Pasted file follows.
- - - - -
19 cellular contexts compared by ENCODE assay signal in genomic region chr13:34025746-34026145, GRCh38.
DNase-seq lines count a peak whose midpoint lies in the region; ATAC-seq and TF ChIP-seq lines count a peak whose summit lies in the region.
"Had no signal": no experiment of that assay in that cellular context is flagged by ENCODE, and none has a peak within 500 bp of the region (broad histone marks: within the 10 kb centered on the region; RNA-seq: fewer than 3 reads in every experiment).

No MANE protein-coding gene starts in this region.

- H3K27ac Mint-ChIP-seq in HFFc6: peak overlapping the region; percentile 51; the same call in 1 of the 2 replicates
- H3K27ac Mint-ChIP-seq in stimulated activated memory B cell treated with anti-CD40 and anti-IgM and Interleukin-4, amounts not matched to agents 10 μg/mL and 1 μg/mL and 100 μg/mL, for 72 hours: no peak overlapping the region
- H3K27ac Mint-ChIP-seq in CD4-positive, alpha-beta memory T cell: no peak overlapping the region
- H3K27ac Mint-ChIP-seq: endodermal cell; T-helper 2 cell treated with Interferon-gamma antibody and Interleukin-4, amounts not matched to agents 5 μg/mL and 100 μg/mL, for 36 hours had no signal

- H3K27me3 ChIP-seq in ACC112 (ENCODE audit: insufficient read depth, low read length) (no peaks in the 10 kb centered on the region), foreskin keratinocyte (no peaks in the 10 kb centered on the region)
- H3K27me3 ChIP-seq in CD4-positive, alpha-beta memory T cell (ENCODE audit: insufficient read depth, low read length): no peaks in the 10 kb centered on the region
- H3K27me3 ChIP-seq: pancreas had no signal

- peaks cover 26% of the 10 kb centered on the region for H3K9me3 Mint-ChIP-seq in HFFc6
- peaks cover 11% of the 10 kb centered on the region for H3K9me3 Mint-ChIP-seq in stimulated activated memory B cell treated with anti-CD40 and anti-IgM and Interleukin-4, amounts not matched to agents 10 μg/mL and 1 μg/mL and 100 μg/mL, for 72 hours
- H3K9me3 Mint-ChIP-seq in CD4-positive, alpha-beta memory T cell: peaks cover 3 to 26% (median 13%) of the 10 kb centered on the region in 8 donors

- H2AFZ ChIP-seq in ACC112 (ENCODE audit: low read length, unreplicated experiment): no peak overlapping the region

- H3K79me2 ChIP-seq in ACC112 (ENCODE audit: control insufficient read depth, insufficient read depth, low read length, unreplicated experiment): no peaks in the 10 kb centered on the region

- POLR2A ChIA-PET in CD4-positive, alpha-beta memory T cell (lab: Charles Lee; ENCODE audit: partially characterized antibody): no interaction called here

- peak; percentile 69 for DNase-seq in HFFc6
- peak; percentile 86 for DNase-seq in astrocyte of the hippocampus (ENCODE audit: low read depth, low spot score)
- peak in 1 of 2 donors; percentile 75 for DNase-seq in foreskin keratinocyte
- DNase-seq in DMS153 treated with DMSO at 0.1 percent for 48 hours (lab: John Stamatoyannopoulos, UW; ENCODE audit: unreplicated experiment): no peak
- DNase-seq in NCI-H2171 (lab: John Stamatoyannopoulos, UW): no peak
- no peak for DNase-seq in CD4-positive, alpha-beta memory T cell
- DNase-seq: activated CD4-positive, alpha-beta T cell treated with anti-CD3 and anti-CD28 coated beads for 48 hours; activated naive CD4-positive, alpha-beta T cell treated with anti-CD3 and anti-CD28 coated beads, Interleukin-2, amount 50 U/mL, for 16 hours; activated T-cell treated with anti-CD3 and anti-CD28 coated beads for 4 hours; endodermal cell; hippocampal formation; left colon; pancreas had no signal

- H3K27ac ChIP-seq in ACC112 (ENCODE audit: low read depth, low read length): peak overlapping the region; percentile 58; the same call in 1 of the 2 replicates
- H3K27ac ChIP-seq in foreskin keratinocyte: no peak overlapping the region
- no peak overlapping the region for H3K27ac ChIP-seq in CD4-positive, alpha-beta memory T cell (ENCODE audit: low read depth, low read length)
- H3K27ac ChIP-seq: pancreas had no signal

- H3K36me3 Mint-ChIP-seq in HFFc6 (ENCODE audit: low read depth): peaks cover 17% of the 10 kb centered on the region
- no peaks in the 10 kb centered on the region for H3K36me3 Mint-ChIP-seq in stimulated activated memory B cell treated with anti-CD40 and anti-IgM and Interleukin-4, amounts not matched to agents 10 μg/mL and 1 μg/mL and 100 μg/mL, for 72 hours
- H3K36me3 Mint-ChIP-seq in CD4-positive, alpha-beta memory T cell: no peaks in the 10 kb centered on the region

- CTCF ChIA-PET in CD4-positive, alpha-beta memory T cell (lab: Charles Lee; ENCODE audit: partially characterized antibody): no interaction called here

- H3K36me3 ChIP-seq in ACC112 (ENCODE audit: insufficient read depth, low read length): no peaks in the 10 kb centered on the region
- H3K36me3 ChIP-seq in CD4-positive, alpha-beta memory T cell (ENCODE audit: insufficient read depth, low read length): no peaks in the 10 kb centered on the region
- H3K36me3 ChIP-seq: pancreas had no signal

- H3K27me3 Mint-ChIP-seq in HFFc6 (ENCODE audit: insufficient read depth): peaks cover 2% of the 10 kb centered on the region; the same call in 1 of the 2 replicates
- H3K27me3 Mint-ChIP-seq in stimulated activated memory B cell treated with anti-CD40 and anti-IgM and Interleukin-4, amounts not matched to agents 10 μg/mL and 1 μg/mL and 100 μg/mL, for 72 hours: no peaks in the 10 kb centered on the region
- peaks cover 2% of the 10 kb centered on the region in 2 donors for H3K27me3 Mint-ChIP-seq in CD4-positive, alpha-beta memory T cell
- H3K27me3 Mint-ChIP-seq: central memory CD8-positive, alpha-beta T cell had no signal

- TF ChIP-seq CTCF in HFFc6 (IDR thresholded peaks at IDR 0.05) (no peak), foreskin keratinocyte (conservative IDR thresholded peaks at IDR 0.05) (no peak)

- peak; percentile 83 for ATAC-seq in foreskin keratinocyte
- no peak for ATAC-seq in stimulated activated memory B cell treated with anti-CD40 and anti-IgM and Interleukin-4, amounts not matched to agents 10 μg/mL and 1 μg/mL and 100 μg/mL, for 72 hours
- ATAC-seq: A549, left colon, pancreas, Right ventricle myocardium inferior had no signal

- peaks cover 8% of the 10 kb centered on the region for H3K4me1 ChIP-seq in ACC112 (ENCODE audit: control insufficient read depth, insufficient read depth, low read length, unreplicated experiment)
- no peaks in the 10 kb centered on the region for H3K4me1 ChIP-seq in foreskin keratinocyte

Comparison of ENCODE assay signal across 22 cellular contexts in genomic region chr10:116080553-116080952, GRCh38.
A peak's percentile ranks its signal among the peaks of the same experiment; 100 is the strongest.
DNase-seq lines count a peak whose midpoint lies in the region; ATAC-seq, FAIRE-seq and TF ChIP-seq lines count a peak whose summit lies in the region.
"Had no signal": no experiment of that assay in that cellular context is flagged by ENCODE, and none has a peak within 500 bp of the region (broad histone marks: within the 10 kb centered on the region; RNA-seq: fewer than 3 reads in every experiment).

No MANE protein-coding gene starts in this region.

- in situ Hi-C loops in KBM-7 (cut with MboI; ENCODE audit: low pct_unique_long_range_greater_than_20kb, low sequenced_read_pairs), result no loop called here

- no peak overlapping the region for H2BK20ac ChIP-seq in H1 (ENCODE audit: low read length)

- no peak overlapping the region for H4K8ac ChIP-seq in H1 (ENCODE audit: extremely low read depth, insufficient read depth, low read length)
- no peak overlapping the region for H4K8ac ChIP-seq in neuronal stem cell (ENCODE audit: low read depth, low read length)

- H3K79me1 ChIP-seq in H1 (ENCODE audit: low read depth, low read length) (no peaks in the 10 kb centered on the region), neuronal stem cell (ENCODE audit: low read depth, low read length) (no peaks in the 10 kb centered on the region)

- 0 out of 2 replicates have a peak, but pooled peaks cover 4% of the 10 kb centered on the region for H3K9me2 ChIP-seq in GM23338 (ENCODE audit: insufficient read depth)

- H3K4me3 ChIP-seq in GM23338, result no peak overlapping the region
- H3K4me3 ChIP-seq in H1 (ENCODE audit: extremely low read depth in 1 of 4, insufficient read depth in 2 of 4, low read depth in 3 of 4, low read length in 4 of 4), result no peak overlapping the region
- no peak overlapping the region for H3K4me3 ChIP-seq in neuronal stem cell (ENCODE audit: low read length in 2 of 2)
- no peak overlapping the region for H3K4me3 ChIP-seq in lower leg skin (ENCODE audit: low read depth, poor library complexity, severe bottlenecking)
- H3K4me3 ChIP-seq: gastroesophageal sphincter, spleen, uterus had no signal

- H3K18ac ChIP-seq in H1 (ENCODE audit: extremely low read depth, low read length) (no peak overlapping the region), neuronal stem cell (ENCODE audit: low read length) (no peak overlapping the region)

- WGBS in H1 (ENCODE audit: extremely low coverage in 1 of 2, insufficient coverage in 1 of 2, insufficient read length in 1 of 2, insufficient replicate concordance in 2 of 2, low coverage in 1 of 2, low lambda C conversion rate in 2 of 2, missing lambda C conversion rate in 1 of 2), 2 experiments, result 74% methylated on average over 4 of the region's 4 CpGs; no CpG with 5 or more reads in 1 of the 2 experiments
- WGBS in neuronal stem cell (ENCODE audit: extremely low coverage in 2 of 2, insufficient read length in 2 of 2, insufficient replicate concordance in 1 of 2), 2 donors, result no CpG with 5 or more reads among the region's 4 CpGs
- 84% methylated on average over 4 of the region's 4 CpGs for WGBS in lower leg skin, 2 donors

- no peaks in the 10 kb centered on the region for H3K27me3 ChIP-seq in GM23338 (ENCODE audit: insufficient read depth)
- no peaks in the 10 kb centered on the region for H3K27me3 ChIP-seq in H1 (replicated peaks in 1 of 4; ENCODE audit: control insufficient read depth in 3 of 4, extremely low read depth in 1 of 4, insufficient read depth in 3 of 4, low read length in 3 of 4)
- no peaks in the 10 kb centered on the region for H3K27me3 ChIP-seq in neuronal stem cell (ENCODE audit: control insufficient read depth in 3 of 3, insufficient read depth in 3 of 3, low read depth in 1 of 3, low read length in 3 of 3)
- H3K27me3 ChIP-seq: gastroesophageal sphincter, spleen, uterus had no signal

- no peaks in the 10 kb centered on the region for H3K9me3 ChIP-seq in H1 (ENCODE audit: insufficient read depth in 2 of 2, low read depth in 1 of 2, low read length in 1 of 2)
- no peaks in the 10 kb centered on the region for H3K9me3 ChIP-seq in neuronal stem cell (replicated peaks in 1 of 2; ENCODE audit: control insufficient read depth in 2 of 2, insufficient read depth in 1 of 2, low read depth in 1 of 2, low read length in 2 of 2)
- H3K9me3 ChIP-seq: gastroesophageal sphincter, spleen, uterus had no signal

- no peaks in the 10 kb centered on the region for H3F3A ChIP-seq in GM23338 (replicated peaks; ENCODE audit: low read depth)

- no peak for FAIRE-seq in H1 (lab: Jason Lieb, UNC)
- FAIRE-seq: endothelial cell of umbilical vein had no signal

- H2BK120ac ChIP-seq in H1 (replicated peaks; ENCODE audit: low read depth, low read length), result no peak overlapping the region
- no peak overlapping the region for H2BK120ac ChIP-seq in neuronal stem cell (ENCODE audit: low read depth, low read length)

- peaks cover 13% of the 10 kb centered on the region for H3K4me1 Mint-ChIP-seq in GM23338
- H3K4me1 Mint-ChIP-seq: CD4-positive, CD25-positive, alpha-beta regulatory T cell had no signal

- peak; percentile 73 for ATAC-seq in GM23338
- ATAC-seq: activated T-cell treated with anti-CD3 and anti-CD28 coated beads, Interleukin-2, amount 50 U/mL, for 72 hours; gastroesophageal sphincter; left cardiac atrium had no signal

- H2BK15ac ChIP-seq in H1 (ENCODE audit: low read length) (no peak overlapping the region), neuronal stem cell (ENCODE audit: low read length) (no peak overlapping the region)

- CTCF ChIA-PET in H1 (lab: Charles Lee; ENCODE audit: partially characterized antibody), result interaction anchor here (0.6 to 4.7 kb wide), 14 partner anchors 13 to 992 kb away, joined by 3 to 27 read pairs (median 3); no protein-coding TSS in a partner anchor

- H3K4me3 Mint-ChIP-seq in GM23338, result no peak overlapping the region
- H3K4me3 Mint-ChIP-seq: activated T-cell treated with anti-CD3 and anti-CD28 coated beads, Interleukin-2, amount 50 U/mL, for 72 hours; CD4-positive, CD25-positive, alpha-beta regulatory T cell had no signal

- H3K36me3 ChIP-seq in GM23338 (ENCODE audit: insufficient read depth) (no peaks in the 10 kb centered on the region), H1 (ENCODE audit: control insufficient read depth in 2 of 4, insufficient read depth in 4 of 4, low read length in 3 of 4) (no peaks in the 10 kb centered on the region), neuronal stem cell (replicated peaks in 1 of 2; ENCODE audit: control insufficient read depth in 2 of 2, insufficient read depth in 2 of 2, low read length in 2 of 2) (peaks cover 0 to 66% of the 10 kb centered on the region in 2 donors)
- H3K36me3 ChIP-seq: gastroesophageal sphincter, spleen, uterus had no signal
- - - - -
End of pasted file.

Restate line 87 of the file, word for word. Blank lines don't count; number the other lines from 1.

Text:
- H3K36me3 ChIP-seq: gastroesophageal sphincter, spleen, uterus had no signal